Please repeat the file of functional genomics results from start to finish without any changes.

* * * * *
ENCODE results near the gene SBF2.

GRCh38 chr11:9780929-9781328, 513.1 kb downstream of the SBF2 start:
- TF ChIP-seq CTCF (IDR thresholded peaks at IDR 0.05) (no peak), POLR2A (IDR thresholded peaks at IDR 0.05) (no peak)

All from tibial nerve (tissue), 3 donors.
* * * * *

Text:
ENCODE results near the gene SBF2.

GRCh38 chr11:9780929-9781328, 513.1 kb downstream of the SBF2 start:
- TF ChIP-seq CTCF (IDR thresholded peaks at IDR 0.05) (no peak), POLR2A (IDR thresholded peaks at IDR 0.05) (no peak)

All from tibial nerve (tissue), 3 donors.